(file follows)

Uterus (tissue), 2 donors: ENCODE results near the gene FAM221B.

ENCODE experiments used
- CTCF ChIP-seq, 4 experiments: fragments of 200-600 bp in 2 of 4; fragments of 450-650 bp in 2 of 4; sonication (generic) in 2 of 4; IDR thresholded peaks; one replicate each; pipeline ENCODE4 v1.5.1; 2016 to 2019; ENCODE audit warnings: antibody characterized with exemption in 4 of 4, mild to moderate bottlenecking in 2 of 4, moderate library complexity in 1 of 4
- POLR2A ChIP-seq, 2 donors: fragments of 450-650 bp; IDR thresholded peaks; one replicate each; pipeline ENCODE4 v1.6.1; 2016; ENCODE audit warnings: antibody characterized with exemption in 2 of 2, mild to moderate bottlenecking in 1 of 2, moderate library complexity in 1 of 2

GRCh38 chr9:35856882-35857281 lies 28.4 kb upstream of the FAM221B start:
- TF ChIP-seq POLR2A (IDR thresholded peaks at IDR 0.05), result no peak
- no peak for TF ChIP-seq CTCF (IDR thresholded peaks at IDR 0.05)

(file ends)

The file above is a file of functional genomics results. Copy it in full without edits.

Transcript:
Uterus (tissue), 2 donors: ENCODE results near the gene FAM221B.

ENCODE experiments used
- CTCF ChIP-seq, 4 experiments: fragments of 200-600 bp in 2 of 4; fragments of 450-650 bp in 2 of 4; sonication (generic) in 2 of 4; IDR thresholded peaks; one replicate each; pipeline ENCODE4 v1.5.1; 2016 to 2019; ENCODE audit warnings: antibody characterized with exemption in 4 of 4, mild to moderate bottlenecking in 2 of 4, moderate library complexity in 1 of 4
- POLR2A ChIP-seq, 2 donors: fragments of 450-650 bp; IDR thresholded peaks; one replicate each; pipeline ENCODE4 v1.6.1; 2016; ENCODE audit warnings: antibody characterized with exemption in 2 of 2, mild to moderate bottlenecking in 1 of 2, moderate library complexity in 1 of 2

GRCh38 chr9:35856882-35857281 lies 28.4 kb upstream of the FAM221B start:
- TF ChIP-seq POLR2A (IDR thresholded peaks at IDR 0.05), result no peak
- no peak for TF ChIP-seq CTCF (IDR thresholded peaks at IDR 0.05)